# How Can Taking The Derivative Of A Definite Integral Produce A Sum of A Term Similar To The Integrand and Another Integral With A Similar Integrand

On page 138 In the book "Elementry Differnetial Equations With Boundary Value Problems" 4th Eddition by William R. Derrick and Stanley I. Grossman, the authors take the derivative of a definite integral (The first equation with a red line beside it) and and produce an equation (the second equation with a red line beside it) that is the sum of a term that looks like the integrand and another definite integral.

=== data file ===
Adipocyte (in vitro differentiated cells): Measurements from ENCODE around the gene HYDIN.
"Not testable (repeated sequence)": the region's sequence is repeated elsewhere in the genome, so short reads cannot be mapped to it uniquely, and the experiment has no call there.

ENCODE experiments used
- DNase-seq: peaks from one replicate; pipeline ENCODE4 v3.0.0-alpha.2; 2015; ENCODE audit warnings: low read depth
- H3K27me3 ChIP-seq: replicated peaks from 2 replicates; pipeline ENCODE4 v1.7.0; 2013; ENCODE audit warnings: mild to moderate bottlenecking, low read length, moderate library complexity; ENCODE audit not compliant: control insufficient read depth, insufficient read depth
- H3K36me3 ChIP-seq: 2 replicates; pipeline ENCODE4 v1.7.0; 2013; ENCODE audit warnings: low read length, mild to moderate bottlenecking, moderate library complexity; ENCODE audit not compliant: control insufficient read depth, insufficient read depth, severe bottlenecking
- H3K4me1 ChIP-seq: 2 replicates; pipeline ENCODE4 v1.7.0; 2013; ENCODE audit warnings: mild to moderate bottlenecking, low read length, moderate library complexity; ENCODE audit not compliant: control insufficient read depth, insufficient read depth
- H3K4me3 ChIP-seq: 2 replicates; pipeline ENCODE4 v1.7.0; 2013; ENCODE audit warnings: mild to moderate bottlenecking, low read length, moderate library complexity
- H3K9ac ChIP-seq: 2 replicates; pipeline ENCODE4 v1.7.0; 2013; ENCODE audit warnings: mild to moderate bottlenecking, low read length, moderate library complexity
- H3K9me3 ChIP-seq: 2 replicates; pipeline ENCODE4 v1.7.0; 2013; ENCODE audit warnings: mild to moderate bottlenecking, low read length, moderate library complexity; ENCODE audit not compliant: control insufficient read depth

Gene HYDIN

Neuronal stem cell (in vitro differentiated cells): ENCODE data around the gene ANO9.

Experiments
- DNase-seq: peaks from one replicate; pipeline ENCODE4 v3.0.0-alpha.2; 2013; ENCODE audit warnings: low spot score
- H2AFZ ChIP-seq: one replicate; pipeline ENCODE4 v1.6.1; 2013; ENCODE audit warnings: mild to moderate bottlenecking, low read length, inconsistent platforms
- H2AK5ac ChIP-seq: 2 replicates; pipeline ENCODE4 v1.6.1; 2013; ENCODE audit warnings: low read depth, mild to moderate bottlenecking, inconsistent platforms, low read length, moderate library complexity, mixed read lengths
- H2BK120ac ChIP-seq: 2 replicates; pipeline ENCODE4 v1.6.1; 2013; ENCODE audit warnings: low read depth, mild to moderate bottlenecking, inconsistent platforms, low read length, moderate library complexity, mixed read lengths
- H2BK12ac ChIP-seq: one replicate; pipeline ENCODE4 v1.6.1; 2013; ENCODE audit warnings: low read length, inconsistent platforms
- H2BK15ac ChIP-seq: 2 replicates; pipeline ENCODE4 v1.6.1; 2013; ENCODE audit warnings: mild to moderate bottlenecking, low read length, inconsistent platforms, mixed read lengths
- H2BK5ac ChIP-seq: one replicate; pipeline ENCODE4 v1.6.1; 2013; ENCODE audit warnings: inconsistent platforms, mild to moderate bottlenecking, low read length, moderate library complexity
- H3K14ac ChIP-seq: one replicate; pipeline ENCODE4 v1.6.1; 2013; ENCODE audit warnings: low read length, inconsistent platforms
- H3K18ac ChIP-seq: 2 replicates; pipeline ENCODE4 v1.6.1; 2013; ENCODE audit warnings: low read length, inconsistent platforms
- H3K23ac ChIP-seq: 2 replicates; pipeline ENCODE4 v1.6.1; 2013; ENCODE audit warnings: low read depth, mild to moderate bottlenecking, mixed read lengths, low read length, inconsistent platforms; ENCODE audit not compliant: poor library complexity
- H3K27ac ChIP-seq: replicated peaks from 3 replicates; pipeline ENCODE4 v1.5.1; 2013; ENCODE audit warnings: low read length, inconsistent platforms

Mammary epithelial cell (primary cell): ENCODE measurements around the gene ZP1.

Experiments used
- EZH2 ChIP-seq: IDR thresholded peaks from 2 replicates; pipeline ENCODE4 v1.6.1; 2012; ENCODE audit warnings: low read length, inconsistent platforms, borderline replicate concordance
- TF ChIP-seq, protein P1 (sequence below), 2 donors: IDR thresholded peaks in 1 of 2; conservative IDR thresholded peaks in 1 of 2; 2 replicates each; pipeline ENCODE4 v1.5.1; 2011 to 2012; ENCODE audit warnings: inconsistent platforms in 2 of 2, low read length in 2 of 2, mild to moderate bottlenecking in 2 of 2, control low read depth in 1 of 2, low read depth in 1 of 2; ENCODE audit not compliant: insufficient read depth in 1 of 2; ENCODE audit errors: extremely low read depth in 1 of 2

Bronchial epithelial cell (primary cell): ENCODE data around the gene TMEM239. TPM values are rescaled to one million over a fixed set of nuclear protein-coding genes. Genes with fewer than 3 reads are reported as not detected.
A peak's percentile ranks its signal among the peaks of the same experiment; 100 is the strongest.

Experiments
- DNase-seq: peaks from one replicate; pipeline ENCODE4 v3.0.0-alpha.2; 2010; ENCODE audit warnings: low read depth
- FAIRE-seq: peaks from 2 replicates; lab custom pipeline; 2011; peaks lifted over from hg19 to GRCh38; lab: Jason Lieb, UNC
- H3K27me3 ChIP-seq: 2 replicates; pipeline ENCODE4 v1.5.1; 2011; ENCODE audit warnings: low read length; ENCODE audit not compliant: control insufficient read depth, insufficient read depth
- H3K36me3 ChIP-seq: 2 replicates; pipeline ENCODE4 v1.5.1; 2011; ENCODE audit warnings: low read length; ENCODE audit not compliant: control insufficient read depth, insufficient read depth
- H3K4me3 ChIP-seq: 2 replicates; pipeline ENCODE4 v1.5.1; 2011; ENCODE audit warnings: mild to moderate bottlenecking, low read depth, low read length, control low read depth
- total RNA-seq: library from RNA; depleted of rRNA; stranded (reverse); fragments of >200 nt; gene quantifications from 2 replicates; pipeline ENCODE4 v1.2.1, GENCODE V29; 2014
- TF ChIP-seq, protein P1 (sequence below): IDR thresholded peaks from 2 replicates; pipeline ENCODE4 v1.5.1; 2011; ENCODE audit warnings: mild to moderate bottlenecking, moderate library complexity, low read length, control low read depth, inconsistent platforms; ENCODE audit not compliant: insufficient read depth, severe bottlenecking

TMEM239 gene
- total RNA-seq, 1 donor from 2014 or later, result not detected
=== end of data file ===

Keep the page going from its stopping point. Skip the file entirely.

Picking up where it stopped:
How did the authors do this?

Page 138 From The Book

This follows from the Leibniz rule in 1-D: $$\frac{d}{dx}\int_{a(x)}^{b(x)}\phi(x,t)dt=\phi(x,b(x))b'(x)-\phi(x,a(x))a'(x)+\int_{a(x)}^{b(x)}\frac{\partial}{\partial x}\phi(x,t)dt$$